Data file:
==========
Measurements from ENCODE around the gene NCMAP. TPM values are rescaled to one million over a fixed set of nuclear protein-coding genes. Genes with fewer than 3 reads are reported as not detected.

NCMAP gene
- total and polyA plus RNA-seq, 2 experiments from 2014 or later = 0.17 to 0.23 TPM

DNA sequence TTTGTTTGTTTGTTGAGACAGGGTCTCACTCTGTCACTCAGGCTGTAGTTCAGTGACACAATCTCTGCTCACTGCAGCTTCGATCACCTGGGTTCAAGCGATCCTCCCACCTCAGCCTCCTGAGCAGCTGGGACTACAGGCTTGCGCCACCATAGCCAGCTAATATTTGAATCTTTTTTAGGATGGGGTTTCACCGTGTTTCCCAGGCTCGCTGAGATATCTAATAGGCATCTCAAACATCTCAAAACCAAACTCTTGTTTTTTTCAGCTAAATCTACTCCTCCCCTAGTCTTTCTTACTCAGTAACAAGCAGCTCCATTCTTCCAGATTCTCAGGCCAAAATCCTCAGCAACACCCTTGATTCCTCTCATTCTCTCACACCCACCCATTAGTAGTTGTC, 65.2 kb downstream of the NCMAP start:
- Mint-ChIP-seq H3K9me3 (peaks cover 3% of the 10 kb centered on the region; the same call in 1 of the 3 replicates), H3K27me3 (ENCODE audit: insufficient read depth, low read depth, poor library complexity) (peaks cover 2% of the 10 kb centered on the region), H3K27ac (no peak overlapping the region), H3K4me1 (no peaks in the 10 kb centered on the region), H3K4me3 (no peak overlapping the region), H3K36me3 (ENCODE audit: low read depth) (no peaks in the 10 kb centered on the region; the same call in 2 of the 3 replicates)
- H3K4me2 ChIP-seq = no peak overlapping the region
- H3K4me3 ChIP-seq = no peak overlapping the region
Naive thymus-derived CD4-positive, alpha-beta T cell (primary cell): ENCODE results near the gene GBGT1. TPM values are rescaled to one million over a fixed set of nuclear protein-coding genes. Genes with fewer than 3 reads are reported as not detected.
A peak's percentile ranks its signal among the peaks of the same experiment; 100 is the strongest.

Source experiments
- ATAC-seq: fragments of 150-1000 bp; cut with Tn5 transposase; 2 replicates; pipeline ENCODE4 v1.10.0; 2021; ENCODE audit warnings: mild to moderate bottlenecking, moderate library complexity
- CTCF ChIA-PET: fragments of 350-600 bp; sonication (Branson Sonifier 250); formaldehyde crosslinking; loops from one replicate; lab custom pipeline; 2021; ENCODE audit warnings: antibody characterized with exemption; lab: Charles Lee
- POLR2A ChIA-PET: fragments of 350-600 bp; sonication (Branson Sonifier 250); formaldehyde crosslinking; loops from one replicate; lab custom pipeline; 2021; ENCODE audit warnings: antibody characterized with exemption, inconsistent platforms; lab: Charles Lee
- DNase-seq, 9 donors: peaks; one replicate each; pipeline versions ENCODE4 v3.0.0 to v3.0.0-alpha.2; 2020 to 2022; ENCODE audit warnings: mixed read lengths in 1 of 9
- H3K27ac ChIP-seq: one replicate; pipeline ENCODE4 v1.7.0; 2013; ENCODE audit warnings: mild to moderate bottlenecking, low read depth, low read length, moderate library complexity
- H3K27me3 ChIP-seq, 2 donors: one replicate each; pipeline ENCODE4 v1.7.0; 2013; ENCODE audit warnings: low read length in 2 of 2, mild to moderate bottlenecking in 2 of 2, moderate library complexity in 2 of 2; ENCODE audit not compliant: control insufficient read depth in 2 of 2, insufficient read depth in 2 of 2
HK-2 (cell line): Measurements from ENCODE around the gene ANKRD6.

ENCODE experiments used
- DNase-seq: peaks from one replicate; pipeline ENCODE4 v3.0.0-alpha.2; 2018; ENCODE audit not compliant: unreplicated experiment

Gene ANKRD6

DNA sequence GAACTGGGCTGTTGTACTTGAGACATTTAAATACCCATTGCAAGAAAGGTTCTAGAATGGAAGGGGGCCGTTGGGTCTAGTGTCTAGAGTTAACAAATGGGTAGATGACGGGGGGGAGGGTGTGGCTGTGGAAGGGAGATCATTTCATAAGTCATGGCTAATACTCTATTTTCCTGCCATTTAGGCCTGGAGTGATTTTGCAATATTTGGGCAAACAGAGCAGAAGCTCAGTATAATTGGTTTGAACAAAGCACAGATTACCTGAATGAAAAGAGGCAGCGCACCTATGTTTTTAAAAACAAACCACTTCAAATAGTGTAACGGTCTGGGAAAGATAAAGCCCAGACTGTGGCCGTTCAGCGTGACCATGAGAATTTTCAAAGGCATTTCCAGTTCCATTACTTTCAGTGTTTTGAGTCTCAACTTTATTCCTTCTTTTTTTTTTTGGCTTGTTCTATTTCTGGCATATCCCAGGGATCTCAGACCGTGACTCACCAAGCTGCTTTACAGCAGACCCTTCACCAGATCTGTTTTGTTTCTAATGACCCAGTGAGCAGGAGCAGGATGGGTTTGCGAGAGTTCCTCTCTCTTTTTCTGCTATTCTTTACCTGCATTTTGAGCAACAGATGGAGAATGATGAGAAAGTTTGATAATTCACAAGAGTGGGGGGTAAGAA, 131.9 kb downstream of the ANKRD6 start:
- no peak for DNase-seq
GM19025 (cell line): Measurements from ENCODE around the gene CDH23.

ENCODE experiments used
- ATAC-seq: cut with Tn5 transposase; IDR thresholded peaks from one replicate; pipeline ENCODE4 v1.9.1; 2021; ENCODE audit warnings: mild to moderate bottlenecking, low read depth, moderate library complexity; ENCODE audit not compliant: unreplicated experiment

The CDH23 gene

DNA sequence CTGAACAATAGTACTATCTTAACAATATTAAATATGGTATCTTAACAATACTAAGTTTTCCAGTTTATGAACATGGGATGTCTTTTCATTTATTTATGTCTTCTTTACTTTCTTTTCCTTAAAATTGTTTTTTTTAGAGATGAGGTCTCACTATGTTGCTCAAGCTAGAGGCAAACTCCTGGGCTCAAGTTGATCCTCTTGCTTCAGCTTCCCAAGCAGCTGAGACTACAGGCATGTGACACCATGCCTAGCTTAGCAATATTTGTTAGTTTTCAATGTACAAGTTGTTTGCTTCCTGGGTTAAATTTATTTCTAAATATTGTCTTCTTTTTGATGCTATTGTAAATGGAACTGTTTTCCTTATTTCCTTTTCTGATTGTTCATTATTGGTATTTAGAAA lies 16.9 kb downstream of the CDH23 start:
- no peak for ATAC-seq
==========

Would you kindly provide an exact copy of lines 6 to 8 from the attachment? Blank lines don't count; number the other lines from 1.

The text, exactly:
- H3K4me2 ChIP-seq = no peak overlapping the region
- H3K4me3 ChIP-seq = no peak overlapping the region
Naive thymus-derived CD4-positive, alpha-beta T cell (primary cell): ENCODE results near the gene GBGT1. TPM values are rescaled to one million over a fixed set of nuclear protein-coding genes. Genes with fewer than 3 reads are reported as not detected.